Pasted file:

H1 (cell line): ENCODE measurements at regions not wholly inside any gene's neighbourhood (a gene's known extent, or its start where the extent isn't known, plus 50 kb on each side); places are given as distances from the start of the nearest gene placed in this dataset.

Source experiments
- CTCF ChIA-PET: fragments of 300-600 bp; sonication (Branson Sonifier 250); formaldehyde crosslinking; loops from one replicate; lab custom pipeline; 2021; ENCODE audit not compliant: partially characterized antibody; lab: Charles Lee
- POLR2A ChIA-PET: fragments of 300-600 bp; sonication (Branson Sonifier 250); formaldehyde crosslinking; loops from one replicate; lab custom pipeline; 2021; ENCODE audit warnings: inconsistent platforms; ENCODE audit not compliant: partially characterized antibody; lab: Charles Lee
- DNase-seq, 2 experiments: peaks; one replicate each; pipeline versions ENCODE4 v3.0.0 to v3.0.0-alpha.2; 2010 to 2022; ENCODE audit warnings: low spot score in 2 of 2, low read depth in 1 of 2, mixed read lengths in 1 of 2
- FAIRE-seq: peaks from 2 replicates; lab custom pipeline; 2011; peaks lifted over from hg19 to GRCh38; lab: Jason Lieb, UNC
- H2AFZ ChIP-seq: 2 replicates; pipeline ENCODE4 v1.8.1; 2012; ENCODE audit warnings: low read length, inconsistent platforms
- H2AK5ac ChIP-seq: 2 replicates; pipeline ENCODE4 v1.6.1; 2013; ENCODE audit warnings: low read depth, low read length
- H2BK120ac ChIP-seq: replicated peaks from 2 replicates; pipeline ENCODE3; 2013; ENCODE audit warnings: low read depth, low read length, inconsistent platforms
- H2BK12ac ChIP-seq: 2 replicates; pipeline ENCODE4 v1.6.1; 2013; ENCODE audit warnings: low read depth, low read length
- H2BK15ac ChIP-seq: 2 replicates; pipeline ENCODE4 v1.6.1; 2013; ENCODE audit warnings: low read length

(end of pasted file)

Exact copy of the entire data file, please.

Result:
H1 (cell line): ENCODE measurements at regions not wholly inside any gene's neighbourhood (a gene's known extent, or its start where the extent isn't known, plus 50 kb on each side); places are given as distances from the start of the nearest gene placed in this dataset.

Source experiments
- CTCF ChIA-PET: fragments of 300-600 bp; sonication (Branson Sonifier 250); formaldehyde crosslinking; loops from one replicate; lab custom pipeline; 2021; ENCODE audit not compliant: partially characterized antibody; lab: Charles Lee
- POLR2A ChIA-PET: fragments of 300-600 bp; sonication (Branson Sonifier 250); formaldehyde crosslinking; loops from one replicate; lab custom pipeline; 2021; ENCODE audit warnings: inconsistent platforms; ENCODE audit not compliant: partially characterized antibody; lab: Charles Lee
- DNase-seq, 2 experiments: peaks; one replicate each; pipeline versions ENCODE4 v3.0.0 to v3.0.0-alpha.2; 2010 to 2022; ENCODE audit warnings: low spot score in 2 of 2, low read depth in 1 of 2, mixed read lengths in 1 of 2
- FAIRE-seq: peaks from 2 replicates; lab custom pipeline; 2011; peaks lifted over from hg19 to GRCh38; lab: Jason Lieb, UNC
- H2AFZ ChIP-seq: 2 replicates; pipeline ENCODE4 v1.8.1; 2012; ENCODE audit warnings: low read length, inconsistent platforms
- H2AK5ac ChIP-seq: 2 replicates; pipeline ENCODE4 v1.6.1; 2013; ENCODE audit warnings: low read depth, low read length
- H2BK120ac ChIP-seq: replicated peaks from 2 replicates; pipeline ENCODE3; 2013; ENCODE audit warnings: low read depth, low read length, inconsistent platforms
- H2BK12ac ChIP-seq: 2 replicates; pipeline ENCODE4 v1.6.1; 2013; ENCODE audit warnings: low read depth, low read length
- H2BK15ac ChIP-seq: 2 replicates; pipeline ENCODE4 v1.6.1; 2013; ENCODE audit warnings: low read length